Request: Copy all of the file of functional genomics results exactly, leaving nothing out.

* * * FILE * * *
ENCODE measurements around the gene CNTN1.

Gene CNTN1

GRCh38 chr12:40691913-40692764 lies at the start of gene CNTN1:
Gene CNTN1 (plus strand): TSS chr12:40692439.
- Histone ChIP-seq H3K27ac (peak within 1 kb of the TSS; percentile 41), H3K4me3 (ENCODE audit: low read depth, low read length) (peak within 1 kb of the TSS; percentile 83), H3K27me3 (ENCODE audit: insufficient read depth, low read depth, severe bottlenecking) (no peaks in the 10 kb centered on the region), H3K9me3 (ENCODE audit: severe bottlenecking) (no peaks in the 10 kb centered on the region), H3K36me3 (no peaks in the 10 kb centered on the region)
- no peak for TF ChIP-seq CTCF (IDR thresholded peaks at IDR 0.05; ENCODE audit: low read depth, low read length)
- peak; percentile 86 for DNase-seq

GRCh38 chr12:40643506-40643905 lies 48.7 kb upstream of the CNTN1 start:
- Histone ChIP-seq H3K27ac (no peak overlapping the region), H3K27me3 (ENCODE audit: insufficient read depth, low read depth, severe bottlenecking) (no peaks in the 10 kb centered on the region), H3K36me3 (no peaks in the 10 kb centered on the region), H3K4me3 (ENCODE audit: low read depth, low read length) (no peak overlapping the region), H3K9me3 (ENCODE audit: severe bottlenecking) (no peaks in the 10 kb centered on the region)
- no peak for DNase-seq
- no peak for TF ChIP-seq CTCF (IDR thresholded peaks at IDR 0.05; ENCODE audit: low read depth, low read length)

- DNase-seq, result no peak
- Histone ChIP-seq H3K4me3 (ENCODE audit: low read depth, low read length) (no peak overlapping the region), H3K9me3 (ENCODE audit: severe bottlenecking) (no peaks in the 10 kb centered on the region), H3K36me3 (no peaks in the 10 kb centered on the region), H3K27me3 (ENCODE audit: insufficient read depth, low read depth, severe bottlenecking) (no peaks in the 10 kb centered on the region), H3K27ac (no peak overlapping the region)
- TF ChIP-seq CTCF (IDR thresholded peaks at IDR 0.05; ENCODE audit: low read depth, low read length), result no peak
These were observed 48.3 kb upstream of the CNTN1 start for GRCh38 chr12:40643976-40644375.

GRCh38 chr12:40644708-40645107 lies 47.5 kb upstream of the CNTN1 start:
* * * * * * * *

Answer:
ENCODE measurements around the gene CNTN1.

Gene CNTN1

GRCh38 chr12:40691913-40692764 lies at the start of gene CNTN1:
Gene CNTN1 (plus strand): TSS chr12:40692439.
- Histone ChIP-seq H3K27ac (peak within 1 kb of the TSS; percentile 41), H3K4me3 (ENCODE audit: low read depth, low read length) (peak within 1 kb of the TSS; percentile 83), H3K27me3 (ENCODE audit: insufficient read depth, low read depth, severe bottlenecking) (no peaks in the 10 kb centered on the region), H3K9me3 (ENCODE audit: severe bottlenecking) (no peaks in the 10 kb centered on the region), H3K36me3 (no peaks in the 10 kb centered on the region)
- no peak for TF ChIP-seq CTCF (IDR thresholded peaks at IDR 0.05; ENCODE audit: low read depth, low read length)
- peak; percentile 86 for DNase-seq

GRCh38 chr12:40643506-40643905 lies 48.7 kb upstream of the CNTN1 start:
- Histone ChIP-seq H3K27ac (no peak overlapping the region), H3K27me3 (ENCODE audit: insufficient read depth, low read depth, severe bottlenecking) (no peaks in the 10 kb centered on the region), H3K36me3 (no peaks in the 10 kb centered on the region), H3K4me3 (ENCODE audit: low read depth, low read length) (no peak overlapping the region), H3K9me3 (ENCODE audit: severe bottlenecking) (no peaks in the 10 kb centered on the region)
- no peak for DNase-seq
- no peak for TF ChIP-seq CTCF (IDR thresholded peaks at IDR 0.05; ENCODE audit: low read depth, low read length)

- DNase-seq, result no peak
- Histone ChIP-seq H3K4me3 (ENCODE audit: low read depth, low read length) (no peak overlapping the region), H3K9me3 (ENCODE audit: severe bottlenecking) (no peaks in the 10 kb centered on the region), H3K36me3 (no peaks in the 10 kb centered on the region), H3K27me3 (ENCODE audit: insufficient read depth, low read depth, severe bottlenecking) (no peaks in the 10 kb centered on the region), H3K27ac (no peak overlapping the region)
- TF ChIP-seq CTCF (IDR thresholded peaks at IDR 0.05; ENCODE audit: low read depth, low read length), result no peak
These were observed 48.3 kb upstream of the CNTN1 start for GRCh38 chr12:40643976-40644375.

GRCh38 chr12:40644708-40645107 lies 47.5 kb upstream of the CNTN1 start: